03:29 Wide: ditches, people dig
03:34 Wide: women dig with pick axes
03:37 Close up: woman digs
03:43 SOUNDBITE: (Hausa) Andi, beneficiary for Niger Red Cross/IFRC ‘Cash for work' project:
I am here because there is nothing to eat. My husband is not here so I have to take care of all the children on my own.

Taza town, Tahoua region, 600 km North West from the capital of Niamey, Niger, 17-18 April 2010

03:58 Wide of Niger Red Cross vehicle and volunteers on the road
04:02 Pan of Taza health centre: Women wait for children to be weighed, measured and to be given vitamin A, deworming and iron. During one day, hundred children were weighed: half of them were malnourished.
04:06 Wide: baby boy being weighed by a Niger Red Cross volunteer
04:13 Tilt from baby to the scale
04:19 Wide of women and children wait at the health centre
04:23 Close up of a malnourished child
04:27 Wide: volunteer measures a child
04:32 Wide: two volunteers behind the table register children
04:36 Medium of woman with her child
04:39 Close up of vitamin A jar
04:43 Close up of a child who gets oral drop of vitamin A
04:49 SOUNDBITE: (Hausa) Hadiza Oussmane:
My daughter has been ill for a long time. //She has constantly fever and diarrhoea. //She is better now but still doesn't eat. I often bring her in the health centre, even last week I came here.
05:04 Close up of scale which shows Hadiza Oussmane's daughter's weight: 4 kilos
05:07 Close up of a Hadiza Oussmane's child being weighed by a Red Cross volunteer
05:12 Wide: Women with babies wait for their turn
05:16 Volunteer gives the malnourished baby to her mother, Hadiza Oussmane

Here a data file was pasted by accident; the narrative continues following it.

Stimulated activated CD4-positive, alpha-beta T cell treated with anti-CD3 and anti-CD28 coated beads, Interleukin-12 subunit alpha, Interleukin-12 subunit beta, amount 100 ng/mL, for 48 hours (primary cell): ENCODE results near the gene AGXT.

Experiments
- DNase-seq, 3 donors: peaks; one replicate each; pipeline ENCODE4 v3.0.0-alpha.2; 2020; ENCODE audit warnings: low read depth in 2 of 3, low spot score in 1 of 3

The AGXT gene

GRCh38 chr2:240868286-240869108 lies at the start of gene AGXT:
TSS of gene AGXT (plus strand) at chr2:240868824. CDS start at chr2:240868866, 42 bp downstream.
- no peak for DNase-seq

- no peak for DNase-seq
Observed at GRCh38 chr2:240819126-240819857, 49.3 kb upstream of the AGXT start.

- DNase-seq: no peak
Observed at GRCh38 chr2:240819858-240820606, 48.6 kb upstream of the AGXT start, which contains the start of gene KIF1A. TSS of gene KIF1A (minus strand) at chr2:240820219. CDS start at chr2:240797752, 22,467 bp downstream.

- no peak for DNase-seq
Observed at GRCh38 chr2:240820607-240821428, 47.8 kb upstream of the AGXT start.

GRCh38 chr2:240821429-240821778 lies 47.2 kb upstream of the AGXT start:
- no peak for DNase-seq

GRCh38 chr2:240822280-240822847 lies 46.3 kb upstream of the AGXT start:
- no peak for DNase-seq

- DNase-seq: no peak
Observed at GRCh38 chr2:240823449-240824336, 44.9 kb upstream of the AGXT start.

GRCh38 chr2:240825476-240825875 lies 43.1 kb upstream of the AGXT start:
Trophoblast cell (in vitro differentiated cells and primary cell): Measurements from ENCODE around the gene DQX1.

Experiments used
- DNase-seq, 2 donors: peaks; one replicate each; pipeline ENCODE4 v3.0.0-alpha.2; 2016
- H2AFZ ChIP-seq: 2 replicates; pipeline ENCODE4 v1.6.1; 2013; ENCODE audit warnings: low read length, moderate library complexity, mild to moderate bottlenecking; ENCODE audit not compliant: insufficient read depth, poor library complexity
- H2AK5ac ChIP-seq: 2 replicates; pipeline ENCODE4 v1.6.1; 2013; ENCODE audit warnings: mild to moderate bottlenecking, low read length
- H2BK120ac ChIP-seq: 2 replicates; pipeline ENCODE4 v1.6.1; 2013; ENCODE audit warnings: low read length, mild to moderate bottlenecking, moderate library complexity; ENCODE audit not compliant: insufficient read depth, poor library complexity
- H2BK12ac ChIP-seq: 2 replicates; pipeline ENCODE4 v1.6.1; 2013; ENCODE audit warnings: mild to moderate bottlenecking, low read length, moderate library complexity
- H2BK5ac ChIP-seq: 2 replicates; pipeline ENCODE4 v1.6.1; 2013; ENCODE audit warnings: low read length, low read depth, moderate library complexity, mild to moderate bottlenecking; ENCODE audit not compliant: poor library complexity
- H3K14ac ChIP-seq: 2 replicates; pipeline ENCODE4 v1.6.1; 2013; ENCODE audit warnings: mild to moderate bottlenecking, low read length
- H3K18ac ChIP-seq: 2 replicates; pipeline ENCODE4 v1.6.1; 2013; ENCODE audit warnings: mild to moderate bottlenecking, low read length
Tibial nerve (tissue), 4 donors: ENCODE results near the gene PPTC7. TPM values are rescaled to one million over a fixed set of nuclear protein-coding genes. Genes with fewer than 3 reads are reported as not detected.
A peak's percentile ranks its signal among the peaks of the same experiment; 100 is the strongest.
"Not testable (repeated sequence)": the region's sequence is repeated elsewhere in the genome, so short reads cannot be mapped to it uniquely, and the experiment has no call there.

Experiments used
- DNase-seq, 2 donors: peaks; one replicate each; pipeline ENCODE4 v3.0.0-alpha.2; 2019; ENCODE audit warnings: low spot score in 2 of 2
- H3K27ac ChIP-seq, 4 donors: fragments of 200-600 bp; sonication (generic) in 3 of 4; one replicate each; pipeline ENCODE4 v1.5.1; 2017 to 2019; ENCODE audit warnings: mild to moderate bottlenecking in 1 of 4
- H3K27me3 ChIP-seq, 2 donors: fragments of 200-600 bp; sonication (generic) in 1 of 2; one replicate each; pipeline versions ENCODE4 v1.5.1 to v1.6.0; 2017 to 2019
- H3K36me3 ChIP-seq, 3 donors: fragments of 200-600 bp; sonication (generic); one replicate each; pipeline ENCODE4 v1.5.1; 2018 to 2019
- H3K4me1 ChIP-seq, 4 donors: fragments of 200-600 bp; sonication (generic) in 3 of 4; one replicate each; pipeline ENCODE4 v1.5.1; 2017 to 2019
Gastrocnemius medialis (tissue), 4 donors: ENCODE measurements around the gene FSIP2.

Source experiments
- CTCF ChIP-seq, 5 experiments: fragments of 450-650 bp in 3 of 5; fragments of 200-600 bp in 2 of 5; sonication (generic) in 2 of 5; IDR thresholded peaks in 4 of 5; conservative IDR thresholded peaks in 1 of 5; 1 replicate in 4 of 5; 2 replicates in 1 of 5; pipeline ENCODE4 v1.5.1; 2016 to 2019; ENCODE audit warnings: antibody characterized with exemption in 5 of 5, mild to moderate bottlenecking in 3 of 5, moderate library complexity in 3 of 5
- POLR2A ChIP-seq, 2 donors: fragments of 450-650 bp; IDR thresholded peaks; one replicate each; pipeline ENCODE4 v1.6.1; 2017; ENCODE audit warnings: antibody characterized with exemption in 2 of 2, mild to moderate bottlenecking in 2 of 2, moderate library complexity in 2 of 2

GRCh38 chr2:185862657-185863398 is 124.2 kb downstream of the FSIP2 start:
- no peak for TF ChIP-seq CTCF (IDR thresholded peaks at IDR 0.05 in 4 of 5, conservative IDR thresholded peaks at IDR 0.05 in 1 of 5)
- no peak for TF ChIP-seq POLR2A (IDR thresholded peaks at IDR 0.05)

05:20 Medium of Red Cross volunteer sensitizing women how to prepare Corn soya blend (CSB) (food supplement meant for malnoursihed children. Has to be given twice a day for two weeks in addition to normal family meals)
05:25 Wide of Niger Red Cross volunteer sensitizing women: how to prepare Corn soya blend (CSB)
05:28 Medium: Ramatou Inoussa with her child Ismael listen to sensitization
05:31 Wide volunteer prepares the 3,5 kg bags with CSB for each mother
05:36 SOUNDBITE: (Hausa) Ramatou Inoussa:
I brought my son to the health centre because he's sick and I wanted to get him corn flour to enrich his nourishment. //The harvest was not good this year, so we try to feed our children with what we find.
05:52 Ramatou Inoussa leaves with her bag of CSB
05:57 SOUNDBITE: (French) Hadiza Mohamidou, Niger Red Cross volunteer:
It's a blend of corn flour, sugar and oil that we give to mothers. They will mix it with hot water at home and give it to malnourished child. But this is not enough, in addition a child has to be given normal family meals.
06:17 Wide of village near Taza
06:23 Wide of Ismael with his mother Ramatou Inoussa at home
06:30 Close up of Ismael eating the CSB
06:37 SOUNDBITE: (Hausa) Ramatou Inoussa:
My child looks a lot better after I have given him the mixture. He just ate it and this afternoon I will prepare more of it. Thanks to God, he's recovering.
06:54 Wide of an abadonned village near Taza
06:56 Wide of a dead cow
07:00 Pan of truck passing with men leaving for town with matresses and furniture
07:06 Wide of men hitting the millet (battre le mil), woman prepares to pound millet
07:08 Wide of men beat millet
07:11 Close up of a big mortar with millet
07:14 Close up of a woman pounding millet

Tahoua town, 600 km North West from the capital of Niamey, Niger, 18 April 2010

07:18 Wide of market, people load a truck
07:22 Close up of bags of cereal
07:25 Wide of crop seller and client exchange money
07:29 Wide of men unload cereal bags to the shop
07:32 SOUNDBITE: (Hausa) Yacoubou Issa, cereal seller:
1. Our main crop supplies come from Niger's Maradi region and from Nigeria. //However, there has been less supplies lately so the price of 100 kg bag of millet has risen from 17 000 (26 EUR) CFA francs to 21 000 francs (33 EUR).
07:48 Wide of market road, truck loaded with cereal leaves, people pass